In the Cryptocurrency Era, Approach Used GPUs With Caution

In the Cryptocurrency Era, Approach Used GPUs With Caution

We’ve written a number of articles on the current lousy state of the GPU market and what you can practically do about it, ranging from optimization guides for existing cards to whether AMD’s Ryzen 5 2400G can serve as a plausible low-end gaming solution to tide you over if you need a new card. But there’s another option available — the used GPU market. Does it provide a reasonable alternative?

The short answer is: Maybe. But you’re going to want to be extremely careful before you pull the trigger.

The problem with buying a used GPU off an unknown seller is that you’ve got no idea what the card’s operating conditions were. While this has always been true, cryptocurrency mining puts unique stresses on GPUs compared with conventional gaming.

First, cryptocurrency miners typically run 24/7, while most gaming GPUs don’t. Gamers also tend to understand and prioritize good cooling, while cryptocurrency miners tend to maximize performance first and worry about cooling later. Four GPUs that are perfectly capable of cooling themselves individually can run extremely hot when put loaded into a chassis at the same time. GPU miners may also have overclocked a GPU or tweaked its voltage for stability. While this is also a risk when buying a used gaming card, again, we’re talking about the difference between 24/7 operation and occasional use.

eBay offers certain protections to guard against being sold defective equipment. But just because hardware works the day you receive it doesn’t mean it won’t fail in a month or two, or display erratic crashes when loaded in a very specific fashion. We recommend buyers looking for a used card prioritize owners who specifically state that the GPU has not been overclocked or used for cryptocurrency mining.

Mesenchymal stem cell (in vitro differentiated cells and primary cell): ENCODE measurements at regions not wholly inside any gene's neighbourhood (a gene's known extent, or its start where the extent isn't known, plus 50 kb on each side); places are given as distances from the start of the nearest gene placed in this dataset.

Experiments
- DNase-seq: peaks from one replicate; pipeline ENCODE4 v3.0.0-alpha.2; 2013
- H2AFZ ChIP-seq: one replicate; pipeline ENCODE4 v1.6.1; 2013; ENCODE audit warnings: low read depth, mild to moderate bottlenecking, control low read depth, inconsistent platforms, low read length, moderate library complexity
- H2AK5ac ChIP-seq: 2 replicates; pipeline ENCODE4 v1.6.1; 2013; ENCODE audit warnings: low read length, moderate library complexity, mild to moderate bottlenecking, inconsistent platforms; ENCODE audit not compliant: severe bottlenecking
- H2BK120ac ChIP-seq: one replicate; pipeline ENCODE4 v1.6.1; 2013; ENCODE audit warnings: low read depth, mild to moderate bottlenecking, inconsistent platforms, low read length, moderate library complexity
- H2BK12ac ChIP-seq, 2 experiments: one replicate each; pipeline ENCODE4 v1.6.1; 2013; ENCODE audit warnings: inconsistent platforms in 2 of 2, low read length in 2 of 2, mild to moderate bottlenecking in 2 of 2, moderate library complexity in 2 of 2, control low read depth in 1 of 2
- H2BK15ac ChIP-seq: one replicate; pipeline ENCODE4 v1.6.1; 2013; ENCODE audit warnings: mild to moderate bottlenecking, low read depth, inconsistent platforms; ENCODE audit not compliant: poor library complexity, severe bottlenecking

Still, this advice relies on the original owner being honest. What can we do to avoid relying on the owner’s honesty?

Simple: We can test the card. But in order for the tests to be effective as diagnostic criteria, you’ll need to test your current GPU first.

It’s common to see people recommend benchmarks like Furmark for GPU stress testing, but I’m going to disagree with that assessment. AMD and Nvidia both scan for thermal viruses like Furmark and typically prevent them from pushing GPUs as hard as possible. Instead, I’m going to recommend you run your tests in games you already own, either by looping built-in benchmarks or with play-through tests.

The following slide show is from our RX 580 versus GTX 1060 test. Of the games listed, all of them except for Doom have built-in benchmark modes. One game, Metro Last Light / Metro Last Light Redux has a benchmark you can loop for n number of tries.

To start this process, you’ll want to download the same driver you’ll use for your new card (this does assume that your current GPU if still compatible with modern driver releases — if it isn’t, omit the initial driver removal and reinstallation steps on your current GPU). Uninstall your old driver and then run a utility like DDU (Display Driver Uninstaller) from inside Windows Safe Mode to absolutely remove all trace of a previous driver install. Next, install the new driver from a standard boot of Windows. With the new driver in place, fire up your game or benchmark of choice and start playing. Loop tests or game for 15-30 minutes, and make sure you test more than one title. It’s absolutely possible for a dodgy card to be stable in five titles and badly unstable in the sixth, so you’ll want to test a selection of games.

What we’re doing here is establishing a baseline for system stability. When you receive your used card, uninstall your GPU driver using the instructions above and reinstall it alongside the new card. Run the same benchmarks and gaming checks again. If your “new” card is stable and your PSU is appropriately specced for your GPU, you can be reasonably confident that the card will perform properly thereafter. This process doesn’t eliminate the chance of a longer-term failure, but it does offer a test sequence you can perform fairly quickly to ensure a GPU isn’t broken out of the box.

Also, always make sure to check current used prices against current new prices. With the speed at which GPU pricing can change these days, that’s the only way to make sure you won’t end up paying more for a used card than a new one. Also, tip of the hat to Tom’s Hardware, which has some additional tips on evaluating whether a GPU is safe for purchase.